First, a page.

The Indian government recently set a target of bringing the average blend of ethanol in gasoline in the country to 20% by 2025. It plans to roll out E20 gasoline blended with ethanol from April 2023. E20 fuel is composed of 80% gasoline mixed with 20% ethanol.
About half of the gasoline currently sold in India contains 10 percent ethanol (E10). the rest sold is unmixed (E0). The first phase of the program targets the availability of E10 nationwide by April 2022.
The political push has several advantages. It is expected to reduce air pollution, being less polluting than gasoline. The government expects oil import savings to the tune of Rs. 30,000 crore per year.
It also promises to create a whole new industry. To boost the program, the government will funnel 6 million tonnes of sugar into ethanol production each year by 2025.
Ethanol offers similar efficiency at a lower cost compared to gasoline. However, in order to run a vehicle on E20, certain updates and modifications are required for the engines. The rollout of the E20 will reflect India’s shift from leaded to unleaded petrol.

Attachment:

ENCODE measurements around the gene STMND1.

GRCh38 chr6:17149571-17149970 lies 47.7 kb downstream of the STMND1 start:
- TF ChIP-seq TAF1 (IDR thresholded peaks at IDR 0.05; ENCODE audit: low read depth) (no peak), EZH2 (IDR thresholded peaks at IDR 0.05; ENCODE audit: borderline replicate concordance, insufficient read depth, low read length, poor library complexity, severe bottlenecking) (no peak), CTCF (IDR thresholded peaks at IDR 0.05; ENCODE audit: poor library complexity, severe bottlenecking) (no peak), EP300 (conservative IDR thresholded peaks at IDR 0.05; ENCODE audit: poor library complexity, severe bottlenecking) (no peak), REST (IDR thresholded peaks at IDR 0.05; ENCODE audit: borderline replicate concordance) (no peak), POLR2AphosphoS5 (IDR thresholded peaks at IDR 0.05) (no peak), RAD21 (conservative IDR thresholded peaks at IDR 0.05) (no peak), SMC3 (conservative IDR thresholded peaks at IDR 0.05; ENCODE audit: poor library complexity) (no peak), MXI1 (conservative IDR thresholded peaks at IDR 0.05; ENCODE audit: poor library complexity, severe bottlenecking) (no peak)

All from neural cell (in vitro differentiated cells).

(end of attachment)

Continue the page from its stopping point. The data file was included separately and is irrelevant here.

Let’s understand what ethanol fuel is and how blended E20 gasoline will be different from what most vehicles fill up at gas stations today.
What is fuel ethanol?
Fuel ethanol is ethyl alcohol, the same type of alcohol found in alcoholic beverages.
It is most often used as a motor fuel, primarily as a biofuel addition to gasoline. Biomass is commonly used to make ethanol, such as corn or sugar cane. The abundance of sugarcane production in India is critical to the push towards ethanol-based fuel.
What is the difference between ethanol and gasoline?
Gasoline has more energy than ethanol; a full tank of ethanol contains about 30 percent less energy than the same amount of gasoline.
According to an article by Niti Aayog published in June 2021, using E20 fuel in 4-wheel vehicles designed for E0 gasoline and then calibrated for E10 will result in an estimated loss of fuel efficiency of 6-7%. For E0 two-wheelers upgraded to E10, using E20 will result in 3-4% decrease in efficiency.
For new 4-wheel vehicles designed for E10 gasoline and upgraded for E20, there will be a negligible loss of 1-2% in efficiency.
New flexible motors
As the next step in the program, India has chosen to allow ethanol-based âflexible enginesâ, which use local agricultural products instead of fossil fuels to power vehicles. Flex engines are those that can run at any ethanol blend ratio from E20 to E100.
These types of engines and cars are not new. The Fiat 147, launched in 1978 in Brazil, was the first production car to run solely on ethanol.